Update: You can vote for me by clicking "Vote For This Entry" on this page.
The food blog world is abuzz about FoodBuzz's Project Food Blog. Two thousand food bloggers will blog about their dinner party that made Martha Stewart envious, their food road trip that left Anthony Bourdain's travels in the dust, and their cake that made the Cake Boss swoon. But before all that jazz, every food blogger has to figure out what makes them unique and defines them as a blogger. In short, why do they spend every waking hour (and sometimes, every sleeping hour) thinking about food.
I've been thinking about this challenge for weeks, hoping inspiration would strike as I drank my third mug of coffee (What, it'd been a long week!), convinced my client wearing a Led Zeppelin shirt to court was a bad idea, and cooked dinner from the three ingredients remaining in my fridge at the end of the week. And yet, nothing. And then this morning, hours before I had to submit my blog's raison d'etre, I realized I don't need to come up with a catchy description of my motivation for blogging because I've always known the exact moment I fell in love with food. It is that moment that has shaped my love affair with food and defines me as a food blogger. Thanksgiving 1989.
My family had moved to Los Angeles, California from Karachi, Pakistan a few months ago. I was a "special" third grader who did not speak any English, so while the other kids laughingly rushed off to play handball during recess, a few other special kids and I went to an ESL tutorial taught by a lady who had clearly robbed Mr. Rogers's cardigan collection. During lunch time, we would hurriedly gobble the samosas, empanadas, and pierogies our immigrant mothers had lovingly packed so we could finally get our turn on the handball court. In hindsight, those lunches were the predecessors of the trendy ethnic food revolution so popular in the restaurant world today.
During the weeks before Thanksgiving, our class learned about the holiday and most importantly, the food associated with it. The teacher organized a Thanksgiving potluck where parents brought in their favorite dishes and shared them with the class. And as I stared at those heaping dishes of relatively foreign food, I was convinced that my family would be “American” if we had a dinner of perfectly roasted turkey, fluffy mashed potatoes and gravy, and a perfectly creamy pumpkin pie. Between me and my American Dream stood a large family of boisterous Pakistani women who took pride in their various salans and biryanis and were mortified at the prospect of a turkey with no curry. And true to form, on Thanksgiving day, they came bearing platters overflowing with lamb qorma, chickpea curry, and kheer, a rice pudding fragrant with cardamom and rose water. There was nary a pumpkin pie in sight and I was certain I was relegated to a life of being "special." As I sat in the corner and sulked, I saw my large family holding overflowing plates of food and lovingly teasing each other's cooking. I realized food had a comforting, magical power. It had created a little piece of Pakistan for my family thousands of miles away. My mom continued to pack samosas in my lunch until I convinced her that eating a peanut butter and jelly sandwich would make me no less Pakistani. Years later, my family proudly roasts a turkey for Thanksgiving (mind you, they insist on serving it with cilantro chutney and raita) and I continue to marvel at the power food has to make everything okay.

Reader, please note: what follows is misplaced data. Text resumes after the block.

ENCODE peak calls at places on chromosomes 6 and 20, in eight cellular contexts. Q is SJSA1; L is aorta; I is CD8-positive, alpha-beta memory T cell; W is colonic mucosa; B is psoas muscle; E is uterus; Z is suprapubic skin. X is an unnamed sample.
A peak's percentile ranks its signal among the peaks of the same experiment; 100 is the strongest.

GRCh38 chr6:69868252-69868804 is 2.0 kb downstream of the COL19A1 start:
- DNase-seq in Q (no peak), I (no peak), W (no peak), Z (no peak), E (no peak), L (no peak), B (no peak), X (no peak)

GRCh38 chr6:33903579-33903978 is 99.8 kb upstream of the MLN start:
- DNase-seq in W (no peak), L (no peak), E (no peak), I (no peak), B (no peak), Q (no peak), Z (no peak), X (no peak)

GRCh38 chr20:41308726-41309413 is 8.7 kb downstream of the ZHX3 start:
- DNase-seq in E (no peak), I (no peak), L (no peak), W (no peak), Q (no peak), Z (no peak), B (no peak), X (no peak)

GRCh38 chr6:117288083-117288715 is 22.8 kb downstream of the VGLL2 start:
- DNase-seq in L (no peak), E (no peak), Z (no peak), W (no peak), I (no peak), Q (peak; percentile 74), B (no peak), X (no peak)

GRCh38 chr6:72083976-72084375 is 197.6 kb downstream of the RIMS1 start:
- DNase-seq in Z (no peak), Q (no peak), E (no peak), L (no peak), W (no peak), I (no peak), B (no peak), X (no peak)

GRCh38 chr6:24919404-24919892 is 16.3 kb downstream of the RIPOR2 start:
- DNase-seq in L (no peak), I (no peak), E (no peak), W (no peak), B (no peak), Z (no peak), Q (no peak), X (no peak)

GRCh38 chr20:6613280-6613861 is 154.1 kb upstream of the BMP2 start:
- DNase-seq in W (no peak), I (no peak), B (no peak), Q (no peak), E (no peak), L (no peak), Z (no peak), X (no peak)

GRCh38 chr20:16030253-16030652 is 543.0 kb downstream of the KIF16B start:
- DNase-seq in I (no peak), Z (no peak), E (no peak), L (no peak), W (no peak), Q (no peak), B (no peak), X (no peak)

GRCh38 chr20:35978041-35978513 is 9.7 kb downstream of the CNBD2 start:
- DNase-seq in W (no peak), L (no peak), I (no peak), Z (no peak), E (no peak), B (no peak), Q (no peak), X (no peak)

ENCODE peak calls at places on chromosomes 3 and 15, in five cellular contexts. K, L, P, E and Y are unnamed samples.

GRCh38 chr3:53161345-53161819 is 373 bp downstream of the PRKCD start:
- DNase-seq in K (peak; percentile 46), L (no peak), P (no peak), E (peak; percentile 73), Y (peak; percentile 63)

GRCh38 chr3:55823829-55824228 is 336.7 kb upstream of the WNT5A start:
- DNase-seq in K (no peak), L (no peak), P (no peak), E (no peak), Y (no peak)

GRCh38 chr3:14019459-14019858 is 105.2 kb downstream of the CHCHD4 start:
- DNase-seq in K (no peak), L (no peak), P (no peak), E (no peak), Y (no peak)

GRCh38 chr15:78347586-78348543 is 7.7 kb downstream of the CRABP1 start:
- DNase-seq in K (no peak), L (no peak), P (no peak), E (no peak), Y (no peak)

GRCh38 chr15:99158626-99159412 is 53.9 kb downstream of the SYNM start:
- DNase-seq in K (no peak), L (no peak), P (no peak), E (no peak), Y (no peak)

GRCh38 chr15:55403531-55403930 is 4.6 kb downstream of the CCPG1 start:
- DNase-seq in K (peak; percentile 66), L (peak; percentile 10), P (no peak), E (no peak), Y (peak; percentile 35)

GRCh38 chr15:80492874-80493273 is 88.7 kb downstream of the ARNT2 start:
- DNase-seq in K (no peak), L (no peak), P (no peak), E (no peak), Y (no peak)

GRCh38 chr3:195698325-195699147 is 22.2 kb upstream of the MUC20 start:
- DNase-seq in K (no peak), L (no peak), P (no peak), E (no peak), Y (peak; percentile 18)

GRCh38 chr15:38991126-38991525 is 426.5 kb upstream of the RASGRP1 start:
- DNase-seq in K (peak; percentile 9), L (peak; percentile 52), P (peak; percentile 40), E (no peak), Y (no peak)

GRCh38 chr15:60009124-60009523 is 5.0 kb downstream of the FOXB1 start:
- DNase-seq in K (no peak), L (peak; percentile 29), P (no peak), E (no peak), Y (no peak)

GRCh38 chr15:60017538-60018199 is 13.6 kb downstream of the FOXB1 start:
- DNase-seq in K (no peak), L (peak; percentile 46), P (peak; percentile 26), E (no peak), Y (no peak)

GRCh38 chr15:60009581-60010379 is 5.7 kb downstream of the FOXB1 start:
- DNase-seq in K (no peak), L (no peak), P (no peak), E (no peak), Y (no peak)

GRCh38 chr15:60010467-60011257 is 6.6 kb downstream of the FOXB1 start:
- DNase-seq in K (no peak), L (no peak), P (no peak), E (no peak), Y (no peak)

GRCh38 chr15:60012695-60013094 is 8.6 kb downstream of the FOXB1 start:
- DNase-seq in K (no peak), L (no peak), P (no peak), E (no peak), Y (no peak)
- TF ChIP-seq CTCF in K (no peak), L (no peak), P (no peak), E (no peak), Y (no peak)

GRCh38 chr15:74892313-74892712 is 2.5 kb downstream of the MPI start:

This blog is simply an extension of my eight-year-old self's realization. Food has allowed me to travel the world and make new friends, even when we didn’t speak the same language. It has convinced my friends that I love them because I’m willing to painstakingly decorate hundreds of sugar cookies at midnight for their birthdays, engagements and weddings.
Food has shown my family that I will honor their special days by throwing parties with a heaping table of food and a centerpiece of an all too weird towel cake, if the cousin and bride-to-be is a fan of towel cakes (D, for the last time, why would you want a towel cake when I could’ve made you a lovely REAL cake?). It’s helped me maintain my sanity after a full day of court hearings representing clients who wear feather boas to court. And most importantly, food has allowed me to honor my cultural heritage by creating dishes that are a little bit American, a little bit Pakistani, and a whole lot of delicious.
So, this blog is for that nerdy, little immigrant girl with the absurdly huge pink glasses (thanks a lot, Mom), who came to the US intent on being as American as possible when she recognized the true power of food. Food allows all of us, Pakistani, Italian, Mexican, Chinese, German, and every other ethnicity in search of the American Dream, to make a home in the US and be American in our own little way.
Vote for me by clicking "Vote For This Entry" on this page. You do not need a food blog to vote but you will need to register for FoodBuzz, an awesome foodie community that you should really be a part of anyway! I hope my bravery in posting this horrifically nerdy picture is enough to win your vote :)